✚9700✚ German / Duchy of Saxe-Coburg-Gotha WW1 Silver Medal of Merit Carl Eduard

£129.99

Original WW1 German / Duchy of Saxe-Coburg-Gotha Silver Medal of Merit, IN NICE WORN CONDITION, ON NEW RIBBON, A NICE WELL WORN EXAMPLE - RARE AWARD

HISTORY OF THE AWARD:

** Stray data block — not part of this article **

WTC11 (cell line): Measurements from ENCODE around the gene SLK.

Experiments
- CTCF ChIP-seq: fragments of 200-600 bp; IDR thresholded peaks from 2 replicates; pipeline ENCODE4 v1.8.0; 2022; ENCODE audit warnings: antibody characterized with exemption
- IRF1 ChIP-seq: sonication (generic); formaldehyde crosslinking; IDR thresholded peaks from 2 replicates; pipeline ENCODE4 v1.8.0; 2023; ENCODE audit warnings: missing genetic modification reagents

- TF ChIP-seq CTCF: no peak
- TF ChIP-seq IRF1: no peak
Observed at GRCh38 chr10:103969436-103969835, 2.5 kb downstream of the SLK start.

Saxe-Coburg-Gotha Silver Medal of Merit of the Ducal Saxe-Ernestine House Order, Duke Carl Eduard (Silberne Verdienstmedaille des Herzoglich Sachsen-Ernestinischen Hausordens, Herzog Carl Eduard) / 1905-1918 - Circular silver medal with integral loop for ribbon suspension; the face with the head of Duke Carl Eduard facing right, circumscribed ‘CARL • EDUARD • HERZOG • V • SACHSEN • COBURG • U • GOTHA’; the reverse with a Maltese cross with a circular central medallion bearing the Saxon arms within a circular oak wreath, circumscribed ‘FIDELITER ET CONSTANTER’ (Faithfully and Steadfastly). The Ducal Saxe-Ernestine House Order, with an associated silver medal, was instituted jointly on 25 December 1833 by Duke Friedrich of Saxe-Altenburg, Duke Ernst I of Saxe-Coburg-Gotha and Duke Bernhard Erich Freund of Saxe-Meiningen. The reverse of the medal was common to all three Dukedoms, designed by Friedrich Ferdinand Helfricht (1809-1892) of Gotha. The face of the medal bore the image of the Duke of the awarding state. When Duke Carl Eduard, then Duke of Albany, inherited the Dukedom in 1900, he was a minor aged 15 and the medal depicting Duke Alfred continued to be awarded until 1905 when the new version was introduced with the portrait of Duke Carl Eduard and designed by M. von Kawaczyński (1860-1910). Duke Carl Eduard was the grandson of Queen Victoria and Prince Albert and had the misfortune also to be head of a constituent state of the German Empire defeated in 1918. Stripped of his German titles at the end of the war, he was also deprived of his British titles in 1919. Unsurprisingly, he was attracted to the German National Socialist Party, becoming an Obergruppenführer in the S.A., a member of the Reichstag and President of the German Red Cross. In 1945 he was arrested and imprisoned by American occupying forces and died in penury in 1954. The medal was suppressed at the end of World War I in 1918. We found this fine example in Bulgaria where, during the period 1905 to 1918, the king (Ferdinand) was a prince of Saxe-Coburg-Gotha and it was probably awarded to a member of the royal household on a visit to Coburg.